Film Locations: Boardwalk Empire Inside the Poppenhusen Institute in College Point, Queens

The grand ballroom missing the grand chandelier which hung from the center

The grand ballroom of the Poppenhusen Institute, missing the grand chandelier which hung from the center

You may recognize the Poppenhusen Institute in College Point from scenes in the television series Boardwalk Empire, where Women’s Temperance League meeting were held in season one and where Margaret Schroeder gives a speech to the League of Women Voters.  A tour through the building today reveals the rich history of the building, which included many “firsts”–first kindergarten in the country, home of the First Reformed Church, location of the first Anchor Astoria Masons Lodge and the College Point Knights of Columbus.

Women's Temperance League-Boardwalk Empire-Poppenhuser Institute-College Point-Queens-NYC-Film Location

Boardwalk Empire-Poppenhuser Institute-League of Women Voters-Film Location-Queens-College Point

Conrad Poppenhusen made his fortune in America manufacturing combs made from hard rubber after he arrived from Hamburg, Germany in 1843. In 1854 he relocated his family and business to College Point, which was known then as a resort area. Poppenhusen set about about creating a “worker’s paradise” by building housing for his employees, paving roads and constructing a multi-purpose structure that would house most of their needs. The main building, known as the Poppenhusen Institute, included a bank, free kindergarten, sewing classes, German singing groups, English classes, a Justice of the Peace and even a sheriff and jail cells.

Source: The Poppenhusen Institute

The building became a New York City Landmark in 1970 and is listed on the National Register of Historic Places (1977).  The Poppenhuser Institute continues to serve the community, offering a wide range of programs and rental space.

A NYC Landmark and on the National Register of Historic Places

A NYC Landmark and on the National Register of Historic Places

Along the right wall is a bust of Conrad Poppenhusen and opposite is a framed document of his endowment with a marble plaque with the names of the building’s architects – Mundell & Techkritz in 1868.

The main entrance of The Poppenhusen Institute today

The main entrance of The Poppenhusen Institute today

The Poppenhusen Institute cost Conrad Poppenhusen $100,000 to build in 1868 and he left an additional $100,000 as an endowment in the hope that this building would continue to act as a center for the College Point community.

Jail cells still show names and dates etched into the walls.

Jail cells still show names and dates etched into the walls

The sheriff’s office has a wonderful audio of what you will see in the jail cells just beyond. When you enter these tiny cells, you will notice the beveled floor from the incarcerated pacing back and forth, and the etching of names and dates can still faintly be seen on the walls.

There are many beautiful rooms on the upper floors that were used as classrooms, game rooms and meeting rooms of all kinds. These rooms are about to undergo a major renovation. It is said that the ghost of Poppenhusen still lives in the attic and so the guides took us one floor up where the floor was soft, the dust was thick and bare brick walls had faint markings of names and dates.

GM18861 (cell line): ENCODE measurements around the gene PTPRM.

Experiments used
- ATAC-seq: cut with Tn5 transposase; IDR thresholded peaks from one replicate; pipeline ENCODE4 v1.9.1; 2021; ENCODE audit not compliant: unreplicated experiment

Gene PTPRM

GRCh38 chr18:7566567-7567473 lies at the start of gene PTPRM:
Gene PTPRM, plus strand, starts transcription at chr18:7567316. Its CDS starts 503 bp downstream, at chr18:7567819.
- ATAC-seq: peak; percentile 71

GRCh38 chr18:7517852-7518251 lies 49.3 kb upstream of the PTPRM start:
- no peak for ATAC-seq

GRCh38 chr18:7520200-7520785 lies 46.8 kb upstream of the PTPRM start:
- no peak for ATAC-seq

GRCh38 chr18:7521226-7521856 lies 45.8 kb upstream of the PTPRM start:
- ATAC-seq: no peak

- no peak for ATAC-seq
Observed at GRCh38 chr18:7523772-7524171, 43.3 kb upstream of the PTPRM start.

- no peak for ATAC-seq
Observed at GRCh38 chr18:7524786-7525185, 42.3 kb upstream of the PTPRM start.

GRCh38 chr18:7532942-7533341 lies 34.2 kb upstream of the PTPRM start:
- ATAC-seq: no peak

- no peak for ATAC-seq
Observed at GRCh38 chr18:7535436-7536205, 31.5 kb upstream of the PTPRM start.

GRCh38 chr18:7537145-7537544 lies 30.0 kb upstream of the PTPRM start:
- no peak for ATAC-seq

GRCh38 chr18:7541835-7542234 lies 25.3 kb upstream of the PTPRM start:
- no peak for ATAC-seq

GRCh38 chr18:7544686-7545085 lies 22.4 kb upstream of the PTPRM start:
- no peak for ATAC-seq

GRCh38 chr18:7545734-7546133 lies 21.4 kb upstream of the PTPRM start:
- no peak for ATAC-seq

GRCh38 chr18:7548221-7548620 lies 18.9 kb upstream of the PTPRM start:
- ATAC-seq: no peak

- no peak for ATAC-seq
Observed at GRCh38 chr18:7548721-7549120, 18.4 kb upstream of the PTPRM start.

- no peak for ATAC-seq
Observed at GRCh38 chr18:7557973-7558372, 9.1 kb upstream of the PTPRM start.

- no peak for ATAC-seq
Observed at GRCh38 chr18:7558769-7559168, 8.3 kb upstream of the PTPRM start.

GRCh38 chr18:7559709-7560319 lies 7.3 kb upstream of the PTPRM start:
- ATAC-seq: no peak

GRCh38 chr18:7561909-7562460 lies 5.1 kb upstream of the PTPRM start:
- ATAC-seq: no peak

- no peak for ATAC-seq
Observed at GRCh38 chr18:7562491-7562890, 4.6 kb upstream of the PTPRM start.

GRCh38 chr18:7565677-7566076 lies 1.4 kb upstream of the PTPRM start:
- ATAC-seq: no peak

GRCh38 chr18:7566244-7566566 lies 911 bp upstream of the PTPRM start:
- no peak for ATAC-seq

Checking for ghosts in the attic

Checking for ghosts in the attic

Firemans hat dating back to the 1880's

Firemans hat dating back to the 1880′s

Included in the renovation will be a move of the archives room to the lower level where the rifle range currently exists. Poking around in the archives room, we unearthed wonderful treasurers that will eventually go on permanent display.

Typewriter and case with handle

Typewriter and case with handle

The Freemason's meeting room used in the late 1800's

The Freemason’s meeting room used in the late 1800′s

A photo of the first free kindegarten at The Poppenhusen in the 1880's

A photo of the first free kindegarten at The Poppenhusen in the 1880′s. The tour guides tell us that descendants of this class still live in the area

Fire hose pulled by either horse or man

Fire hose pulled by either horse or man

In the background, you can see a model of a typical firehouse with the tall part of the building used to hang and dry the hoses. This particular firehouse is from 1857. One of the original firehose carriers is in the forefront and was pulled by either horse or man.

Sculpture done by the American artist Hermon MacNeil

Sculpture done by the American artist Hermon MacNeil

The sculpture “Coming of the White Man” by American artist Hermon MacNeil sits in the corner of the grand ballroom.  You might recognize his name as being the artist who sculpted George Washington as Commander-in-Chief on the north side of the Washington Square Park arch.

The Poppenhusen Institute as it looks today

The Poppenhusen Institute as it looks today

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